Dr. Steiner: Not mechanical drawing. They should do that only when the object is geometrical understanding. In any event, it is important to work out of the polarity of light and dark. In that regard, the ninth grade has not shown itself to be particularly lively, and you need to help them.
A teacher: Could the eighth and ninth grades have painting lessons?
Dr. Steiner: That would have to occur in the periods we already have. We should do more artistic work, that is quite evident. That is also why it was important to me that Miss Hauck come into the handwork class and that handwork be taught artistically. Mostly the handwork is boring, and I would like to see it done really artistically. In handwork, you can use a ruler, but it is inappropriate with paper. We could form a bridge between shop and handwork. There are a number of things that can be painted. There are also things the children could paint by themselves at home. If the children would make things for their dolls, there is much we could develop. We could develop a sense of style and color. If we could overcome the naturalism in making dolls, we could make something lively, laughing dolls, ones that are artistic. That would be very beneficial.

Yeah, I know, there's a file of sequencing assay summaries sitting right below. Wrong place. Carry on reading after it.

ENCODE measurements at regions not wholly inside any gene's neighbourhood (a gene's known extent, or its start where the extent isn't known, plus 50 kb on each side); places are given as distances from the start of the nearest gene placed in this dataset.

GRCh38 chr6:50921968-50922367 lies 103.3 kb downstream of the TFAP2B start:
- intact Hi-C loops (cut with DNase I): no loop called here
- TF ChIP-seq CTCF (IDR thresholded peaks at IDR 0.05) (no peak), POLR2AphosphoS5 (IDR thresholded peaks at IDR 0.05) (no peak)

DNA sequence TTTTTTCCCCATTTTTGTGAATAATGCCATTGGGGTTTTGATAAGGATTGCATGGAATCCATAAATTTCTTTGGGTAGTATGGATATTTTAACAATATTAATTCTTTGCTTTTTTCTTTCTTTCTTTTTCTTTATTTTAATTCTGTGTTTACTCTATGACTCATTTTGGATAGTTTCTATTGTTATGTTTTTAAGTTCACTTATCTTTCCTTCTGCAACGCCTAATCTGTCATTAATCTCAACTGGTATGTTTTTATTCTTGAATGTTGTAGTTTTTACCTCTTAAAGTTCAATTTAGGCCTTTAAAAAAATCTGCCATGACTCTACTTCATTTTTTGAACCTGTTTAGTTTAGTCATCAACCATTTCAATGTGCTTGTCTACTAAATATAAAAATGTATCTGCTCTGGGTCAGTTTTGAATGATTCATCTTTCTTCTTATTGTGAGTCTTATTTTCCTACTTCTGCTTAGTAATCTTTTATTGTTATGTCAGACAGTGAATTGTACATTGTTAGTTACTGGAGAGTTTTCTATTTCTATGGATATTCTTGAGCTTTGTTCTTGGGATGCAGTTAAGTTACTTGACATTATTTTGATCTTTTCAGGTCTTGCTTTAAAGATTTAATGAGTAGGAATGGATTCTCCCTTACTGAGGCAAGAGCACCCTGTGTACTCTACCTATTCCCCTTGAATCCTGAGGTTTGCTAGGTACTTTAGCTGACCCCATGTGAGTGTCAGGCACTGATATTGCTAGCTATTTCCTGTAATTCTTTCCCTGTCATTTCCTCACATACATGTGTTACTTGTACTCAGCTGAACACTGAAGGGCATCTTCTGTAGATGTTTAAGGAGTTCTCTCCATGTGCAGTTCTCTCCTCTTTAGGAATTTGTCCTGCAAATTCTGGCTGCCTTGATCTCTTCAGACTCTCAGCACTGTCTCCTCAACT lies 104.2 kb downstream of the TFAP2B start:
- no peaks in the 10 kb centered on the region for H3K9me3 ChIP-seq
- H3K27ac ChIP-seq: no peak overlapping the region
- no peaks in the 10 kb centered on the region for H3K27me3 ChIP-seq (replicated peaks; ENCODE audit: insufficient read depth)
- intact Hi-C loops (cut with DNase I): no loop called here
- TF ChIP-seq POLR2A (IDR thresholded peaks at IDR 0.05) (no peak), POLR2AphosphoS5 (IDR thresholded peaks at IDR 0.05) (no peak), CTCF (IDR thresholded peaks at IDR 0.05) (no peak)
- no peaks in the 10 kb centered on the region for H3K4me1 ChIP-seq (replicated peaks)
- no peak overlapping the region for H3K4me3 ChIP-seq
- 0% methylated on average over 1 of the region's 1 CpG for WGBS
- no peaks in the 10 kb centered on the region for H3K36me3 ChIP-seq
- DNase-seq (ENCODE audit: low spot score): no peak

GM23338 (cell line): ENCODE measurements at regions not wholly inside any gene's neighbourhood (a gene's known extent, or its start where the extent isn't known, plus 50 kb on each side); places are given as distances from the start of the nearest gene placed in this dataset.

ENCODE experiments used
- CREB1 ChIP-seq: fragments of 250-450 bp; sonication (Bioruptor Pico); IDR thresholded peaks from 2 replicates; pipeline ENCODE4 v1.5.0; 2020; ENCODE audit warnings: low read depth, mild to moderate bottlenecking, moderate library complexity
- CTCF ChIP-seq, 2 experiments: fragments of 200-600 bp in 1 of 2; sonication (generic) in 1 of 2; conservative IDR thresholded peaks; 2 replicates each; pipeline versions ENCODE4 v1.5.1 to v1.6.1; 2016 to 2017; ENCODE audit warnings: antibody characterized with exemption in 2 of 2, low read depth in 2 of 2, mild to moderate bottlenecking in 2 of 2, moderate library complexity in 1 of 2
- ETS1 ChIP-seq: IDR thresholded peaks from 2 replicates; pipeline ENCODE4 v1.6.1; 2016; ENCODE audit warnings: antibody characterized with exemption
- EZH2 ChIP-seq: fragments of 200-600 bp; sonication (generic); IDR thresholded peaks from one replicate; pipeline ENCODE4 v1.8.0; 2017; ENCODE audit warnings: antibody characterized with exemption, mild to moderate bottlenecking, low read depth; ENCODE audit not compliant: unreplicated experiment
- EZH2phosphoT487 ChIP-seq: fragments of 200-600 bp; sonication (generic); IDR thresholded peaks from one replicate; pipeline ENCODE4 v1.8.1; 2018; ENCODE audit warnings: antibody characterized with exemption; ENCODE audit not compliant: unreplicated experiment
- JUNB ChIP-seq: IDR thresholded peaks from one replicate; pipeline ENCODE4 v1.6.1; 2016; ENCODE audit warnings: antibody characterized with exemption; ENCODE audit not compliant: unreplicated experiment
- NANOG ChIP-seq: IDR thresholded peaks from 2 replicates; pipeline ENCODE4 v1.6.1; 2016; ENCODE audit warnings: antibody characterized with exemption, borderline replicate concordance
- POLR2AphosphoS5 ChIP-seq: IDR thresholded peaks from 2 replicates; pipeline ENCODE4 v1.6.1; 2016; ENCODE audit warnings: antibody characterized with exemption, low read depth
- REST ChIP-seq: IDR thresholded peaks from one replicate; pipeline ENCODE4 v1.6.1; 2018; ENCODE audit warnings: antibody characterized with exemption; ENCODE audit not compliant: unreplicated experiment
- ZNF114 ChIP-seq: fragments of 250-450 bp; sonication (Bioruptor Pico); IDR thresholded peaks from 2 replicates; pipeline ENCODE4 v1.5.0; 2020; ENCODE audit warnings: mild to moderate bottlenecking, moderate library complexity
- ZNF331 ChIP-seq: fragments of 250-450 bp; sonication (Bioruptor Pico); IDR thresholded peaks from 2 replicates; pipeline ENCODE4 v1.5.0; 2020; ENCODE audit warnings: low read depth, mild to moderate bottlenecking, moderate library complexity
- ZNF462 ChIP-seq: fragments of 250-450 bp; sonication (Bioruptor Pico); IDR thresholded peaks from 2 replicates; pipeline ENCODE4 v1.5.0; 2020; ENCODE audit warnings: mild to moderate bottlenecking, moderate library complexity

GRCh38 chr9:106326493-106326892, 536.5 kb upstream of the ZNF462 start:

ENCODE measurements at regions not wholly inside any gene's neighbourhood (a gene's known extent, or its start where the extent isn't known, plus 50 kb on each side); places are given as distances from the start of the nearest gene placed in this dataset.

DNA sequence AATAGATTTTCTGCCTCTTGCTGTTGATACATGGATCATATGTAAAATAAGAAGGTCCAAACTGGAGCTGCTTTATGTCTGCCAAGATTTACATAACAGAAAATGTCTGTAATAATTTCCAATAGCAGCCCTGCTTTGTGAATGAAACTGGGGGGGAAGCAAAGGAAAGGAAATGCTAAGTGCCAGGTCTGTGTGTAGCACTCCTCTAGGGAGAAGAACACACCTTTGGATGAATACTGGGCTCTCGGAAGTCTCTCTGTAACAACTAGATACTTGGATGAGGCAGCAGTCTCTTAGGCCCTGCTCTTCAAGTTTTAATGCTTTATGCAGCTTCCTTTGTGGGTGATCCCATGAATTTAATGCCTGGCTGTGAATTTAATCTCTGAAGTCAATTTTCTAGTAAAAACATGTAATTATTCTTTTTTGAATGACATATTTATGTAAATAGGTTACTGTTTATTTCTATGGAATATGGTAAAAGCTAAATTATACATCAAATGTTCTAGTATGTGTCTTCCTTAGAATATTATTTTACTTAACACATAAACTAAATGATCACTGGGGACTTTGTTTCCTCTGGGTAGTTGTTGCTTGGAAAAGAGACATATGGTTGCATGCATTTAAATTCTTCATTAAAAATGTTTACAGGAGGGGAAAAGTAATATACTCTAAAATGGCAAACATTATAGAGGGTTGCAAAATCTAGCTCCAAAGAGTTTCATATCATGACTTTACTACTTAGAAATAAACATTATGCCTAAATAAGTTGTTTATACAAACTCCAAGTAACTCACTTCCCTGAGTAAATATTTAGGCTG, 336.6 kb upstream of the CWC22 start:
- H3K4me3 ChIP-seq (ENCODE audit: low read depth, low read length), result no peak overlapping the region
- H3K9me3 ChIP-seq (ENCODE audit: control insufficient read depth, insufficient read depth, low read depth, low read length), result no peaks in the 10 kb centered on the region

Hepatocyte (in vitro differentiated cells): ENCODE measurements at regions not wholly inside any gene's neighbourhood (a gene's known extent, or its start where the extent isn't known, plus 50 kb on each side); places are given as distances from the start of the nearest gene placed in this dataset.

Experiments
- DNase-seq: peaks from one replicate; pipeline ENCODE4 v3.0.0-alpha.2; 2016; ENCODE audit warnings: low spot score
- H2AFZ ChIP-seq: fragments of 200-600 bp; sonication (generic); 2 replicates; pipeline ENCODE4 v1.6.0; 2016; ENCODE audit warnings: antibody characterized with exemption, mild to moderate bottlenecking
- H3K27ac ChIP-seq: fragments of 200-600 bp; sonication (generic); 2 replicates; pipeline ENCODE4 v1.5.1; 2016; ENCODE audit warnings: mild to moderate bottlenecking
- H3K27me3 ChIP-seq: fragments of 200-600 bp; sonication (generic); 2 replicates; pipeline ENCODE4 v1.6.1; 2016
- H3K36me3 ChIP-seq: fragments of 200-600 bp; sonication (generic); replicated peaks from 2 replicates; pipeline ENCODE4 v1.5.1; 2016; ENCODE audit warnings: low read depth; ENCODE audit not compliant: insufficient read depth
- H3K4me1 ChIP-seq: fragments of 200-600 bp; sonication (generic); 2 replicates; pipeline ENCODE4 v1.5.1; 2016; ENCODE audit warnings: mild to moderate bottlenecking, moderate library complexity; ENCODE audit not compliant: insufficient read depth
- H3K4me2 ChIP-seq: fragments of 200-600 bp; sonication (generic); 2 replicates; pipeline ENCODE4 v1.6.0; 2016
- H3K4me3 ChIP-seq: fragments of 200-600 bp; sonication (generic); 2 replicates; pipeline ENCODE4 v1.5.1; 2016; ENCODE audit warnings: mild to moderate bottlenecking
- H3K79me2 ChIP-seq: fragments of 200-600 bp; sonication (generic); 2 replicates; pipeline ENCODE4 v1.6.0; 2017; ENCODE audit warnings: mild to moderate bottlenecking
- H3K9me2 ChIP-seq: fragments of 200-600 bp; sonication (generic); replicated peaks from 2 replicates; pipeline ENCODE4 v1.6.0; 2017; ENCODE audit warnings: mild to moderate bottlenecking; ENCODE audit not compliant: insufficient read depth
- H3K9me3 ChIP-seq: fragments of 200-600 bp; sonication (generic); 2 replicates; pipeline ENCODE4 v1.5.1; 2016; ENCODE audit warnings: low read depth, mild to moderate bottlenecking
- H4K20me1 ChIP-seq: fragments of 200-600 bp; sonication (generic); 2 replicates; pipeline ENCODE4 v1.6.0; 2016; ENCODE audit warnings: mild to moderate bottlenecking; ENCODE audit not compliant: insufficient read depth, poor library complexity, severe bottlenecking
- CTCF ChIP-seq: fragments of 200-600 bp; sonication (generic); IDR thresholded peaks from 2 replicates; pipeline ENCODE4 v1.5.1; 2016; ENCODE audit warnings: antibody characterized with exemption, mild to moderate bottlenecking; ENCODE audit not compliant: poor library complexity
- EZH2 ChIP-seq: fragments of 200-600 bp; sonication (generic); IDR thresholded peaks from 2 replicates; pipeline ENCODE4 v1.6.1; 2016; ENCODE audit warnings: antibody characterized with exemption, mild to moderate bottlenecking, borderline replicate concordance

Just as you can get children accustomed to writing in different ways, I do not know why you cannot teach children how to make a poster and how a poster can be beautiful, and how they can recognize the beauty of a beautiful poster. They should also recognize an ugly poster. But people look at such things without becoming angry. We must develop taste. We should develop a feeling for style. Concerning the feeling for style, the instruction, even in the most artistic schools, is terrible.
We had the most disgusting examples here a short time ago. You all know the drawings in Towards Social Renewal. They were changed to make them more current. What did the artist do? He created the motif so that the left side repeated on the right. He made a Gothic window out of it. Such things occur.